Venezuela’s opposition leader stepped up his campaign to oust President Nicolas Maduro on Friday, calling for a “major demonstration” and rejecting an offer of talks with the socialist leader.
National Assembly head Juan Guaido, who proclaimed himself acting president during street rallies by tens of thousands on Wednesday, said he wouldn’t attend a “fake dialogue” on a crisis that has left 26 dead this week in clashes between anti-Maduro activists and security forces.
After four years of economic pain that has left Venezuelans short of food and medicine and driven more than two million to flee the country — which sits on the world’s largest oil reserves — the opposition found its voice this month in Mr Guaido after Mr Maduro was sworn in for a second presidential term following controversial elections.
Mexico had offered to host talks between the rival leaders, and Mr Maduro professed he was ready to go “wherever I have to.”
But Mr Guaido, who is backed by the US and several Latin American countries, told supporters in Caracas the public would remain in the streets “until we achieve an end to the usurpation, a transitional government and free elections.”
He accused President Maduro’s regime of only offering talks after “repression” failed to achieve its objectives.
The European Union and US have ratcheted up the pressure on Mr Maduro to agree to a new vote. An EU diplomat told AFP the bloc wanted “an immediate call for elections in the near future.”
US Secretary of State Mike Pompeo will underline US support for the Venezuelan people at a UN Security Council meeting Saturday and urge members to recognise Mr Guaido as interim president, the State Department said.
President Donald Trump’s administration has spearheaded the international pressure on Mr Maduro, who accuses Washington of being behind an attempted “coup,” by declaring his regime “illegitimate.”
On Friday, Mr Pompeo announced the US was naming a new envoy to lead efforts to help Venezuela “in achieving democracy.” Elliot Abrams was a central figure in former president Ronald Reagan’s controversial anti-communist campaigns in Central America during the 1980s.
Washington’s immediate support for Mr Guaido led to Mr Maduro, who retains the powerful military’s backing, closing his country’s embassy and consulates in the US and breaking off diplomatic ties, giving US diplomatic staff until Saturday to leave the country.
Mr Guaido, though, urged the US diplomats to stay and keep the embassy’s doors open.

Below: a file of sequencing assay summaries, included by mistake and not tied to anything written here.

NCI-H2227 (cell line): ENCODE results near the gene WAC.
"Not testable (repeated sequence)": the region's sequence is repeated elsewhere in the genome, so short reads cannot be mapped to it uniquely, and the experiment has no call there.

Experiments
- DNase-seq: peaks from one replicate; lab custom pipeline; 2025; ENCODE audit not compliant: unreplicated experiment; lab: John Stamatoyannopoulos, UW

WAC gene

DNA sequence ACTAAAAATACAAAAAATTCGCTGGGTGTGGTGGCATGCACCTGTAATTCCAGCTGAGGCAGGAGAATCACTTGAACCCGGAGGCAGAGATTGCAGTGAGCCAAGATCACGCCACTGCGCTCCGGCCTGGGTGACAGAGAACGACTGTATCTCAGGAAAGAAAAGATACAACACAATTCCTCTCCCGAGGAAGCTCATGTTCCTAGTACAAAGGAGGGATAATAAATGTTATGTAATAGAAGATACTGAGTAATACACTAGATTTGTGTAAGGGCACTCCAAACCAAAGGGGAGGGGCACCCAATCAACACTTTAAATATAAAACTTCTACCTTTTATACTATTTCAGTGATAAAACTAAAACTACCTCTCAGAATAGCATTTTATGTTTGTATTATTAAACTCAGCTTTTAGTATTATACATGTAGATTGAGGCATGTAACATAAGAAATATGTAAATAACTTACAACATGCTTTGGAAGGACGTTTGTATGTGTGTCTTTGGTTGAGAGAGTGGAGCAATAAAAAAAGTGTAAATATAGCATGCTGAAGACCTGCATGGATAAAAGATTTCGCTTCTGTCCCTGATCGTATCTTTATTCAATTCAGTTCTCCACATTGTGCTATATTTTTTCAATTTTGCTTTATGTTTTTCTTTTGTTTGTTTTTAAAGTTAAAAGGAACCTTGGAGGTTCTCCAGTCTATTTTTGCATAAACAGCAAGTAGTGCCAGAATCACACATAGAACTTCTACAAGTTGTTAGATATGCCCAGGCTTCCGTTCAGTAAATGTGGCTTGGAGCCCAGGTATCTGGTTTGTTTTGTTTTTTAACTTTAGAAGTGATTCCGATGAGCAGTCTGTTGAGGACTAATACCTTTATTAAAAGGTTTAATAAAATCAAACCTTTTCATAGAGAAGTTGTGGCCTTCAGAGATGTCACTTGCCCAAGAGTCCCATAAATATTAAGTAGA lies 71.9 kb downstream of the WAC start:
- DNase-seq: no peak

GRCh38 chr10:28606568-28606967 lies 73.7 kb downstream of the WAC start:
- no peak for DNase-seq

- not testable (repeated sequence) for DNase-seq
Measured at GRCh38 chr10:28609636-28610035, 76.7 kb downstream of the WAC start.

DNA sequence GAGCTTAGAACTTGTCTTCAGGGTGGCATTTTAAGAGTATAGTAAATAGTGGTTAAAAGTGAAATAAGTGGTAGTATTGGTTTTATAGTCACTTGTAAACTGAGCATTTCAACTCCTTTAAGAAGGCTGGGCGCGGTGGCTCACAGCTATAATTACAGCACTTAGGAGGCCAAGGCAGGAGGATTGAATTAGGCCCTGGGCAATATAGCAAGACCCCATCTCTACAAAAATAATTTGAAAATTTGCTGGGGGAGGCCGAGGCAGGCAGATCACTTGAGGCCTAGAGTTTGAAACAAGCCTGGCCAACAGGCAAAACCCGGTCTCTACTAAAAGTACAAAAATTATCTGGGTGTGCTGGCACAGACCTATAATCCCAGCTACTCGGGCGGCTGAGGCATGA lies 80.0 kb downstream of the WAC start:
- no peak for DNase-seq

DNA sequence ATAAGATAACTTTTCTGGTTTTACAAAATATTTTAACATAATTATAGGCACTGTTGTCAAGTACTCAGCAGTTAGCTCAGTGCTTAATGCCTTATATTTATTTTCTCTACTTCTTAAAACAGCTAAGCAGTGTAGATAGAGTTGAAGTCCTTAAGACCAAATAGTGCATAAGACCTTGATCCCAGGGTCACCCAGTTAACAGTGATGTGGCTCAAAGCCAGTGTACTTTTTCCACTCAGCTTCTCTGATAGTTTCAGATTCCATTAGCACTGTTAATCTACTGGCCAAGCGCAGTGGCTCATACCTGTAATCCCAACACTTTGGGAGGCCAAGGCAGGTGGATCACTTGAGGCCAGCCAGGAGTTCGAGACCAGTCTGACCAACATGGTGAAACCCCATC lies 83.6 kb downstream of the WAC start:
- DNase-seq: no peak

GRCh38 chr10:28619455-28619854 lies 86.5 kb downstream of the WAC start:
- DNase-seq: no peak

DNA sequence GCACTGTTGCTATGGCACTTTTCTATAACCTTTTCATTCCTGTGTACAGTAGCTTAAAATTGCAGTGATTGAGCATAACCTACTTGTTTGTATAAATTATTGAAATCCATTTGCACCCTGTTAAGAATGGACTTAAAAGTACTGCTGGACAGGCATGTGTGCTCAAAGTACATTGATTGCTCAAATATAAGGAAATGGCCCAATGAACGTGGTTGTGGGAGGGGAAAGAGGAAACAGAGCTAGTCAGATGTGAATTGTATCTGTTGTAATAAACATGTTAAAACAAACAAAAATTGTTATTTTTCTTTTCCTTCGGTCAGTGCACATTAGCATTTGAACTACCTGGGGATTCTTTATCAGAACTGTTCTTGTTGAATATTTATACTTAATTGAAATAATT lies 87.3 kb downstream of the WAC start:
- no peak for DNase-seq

Mr Maduro’s deadline runs out on Saturday but even though it ordered non-emergency staff to leave Venezuela, the US has refused to comply fully with the order.
Despite the diplomatic sparring, the President on Friday said his country will continue to sell oil to the United States, which private consultants say provides the largest source of cash to Venezuelan coffers.
“If they buy our oil, we will sell oil,” he said.
But the US Treasury Department warned that “commercial transactions by the Venezuelan Government, including those involving its state-owned enterprises and international reserves” must be consistent with Washington’s recognition of Mr Guaido.
Russian Foreign Minister Sergei Lavrov — whose country is Venezuela’s second-largest creditor and a military ally — denounced US policy on Venezuela as “destructive.”
Spain pushed the EU to recognise Mr Guaido’s claims to the presidency if no new elections are held, while Germany said it may follow suit.
France warned Mr Maduro against “any form of repression” of the opposition as UN High Commissioner for Human Rights Michelle Bachelet said more than 350 people were arrested this week during the protests.
Mr Maduro’s re-election last year was boycotted by the opposition and rejected by the US, EU and UN as a sham — but the military has repeatedly reiterated its loyalty to the socialist leader.
Mr Guaido, 35, has galvanized a previously divided opposition and even attempted to attract military support by offering an amnesty to anyone who disavows Mr Maduro.
In a Skype interview with Univision late Thursday he went one step further by suggesting Mr Maduro could also be offered amnesty if he agrees to step down.
But such an option would have to be evaluated, he said, because he is responsible for the deaths of protesters.
Mr Guaido continues to seek military support, though, and has tasked his supporters with handing out copies of the amnesty law parliament is working on to soldiers on Sunday.
Analysts at the Eurasia Group consultancy noted that while international recognition of Mr Guaido as interim president cemented his position as the main opposition leader, his failure to win over the military meant Mr Maduro’s fall “does not appear imminent.”
Venezuela’s political crisis rapidly escalated after a group of soldiers rose up against Mr Maduro this week and sparked a number of protests leading up to Wednesday’s rival rallies of pro and anti-Maduro groups.
Mr Guaido’s proclamation of himself as acting president drew recognition from major regional players including Brazil and Argentina, as well as the US.
President Trump has openly mused about military intervention in Venezuela, saying “all options are on the table,” but Russia said that “violates the fundamental norms of international law.”
Mr Maduro came to power in 2013 as the designated heir to the hugely-popular Hugo Chavez.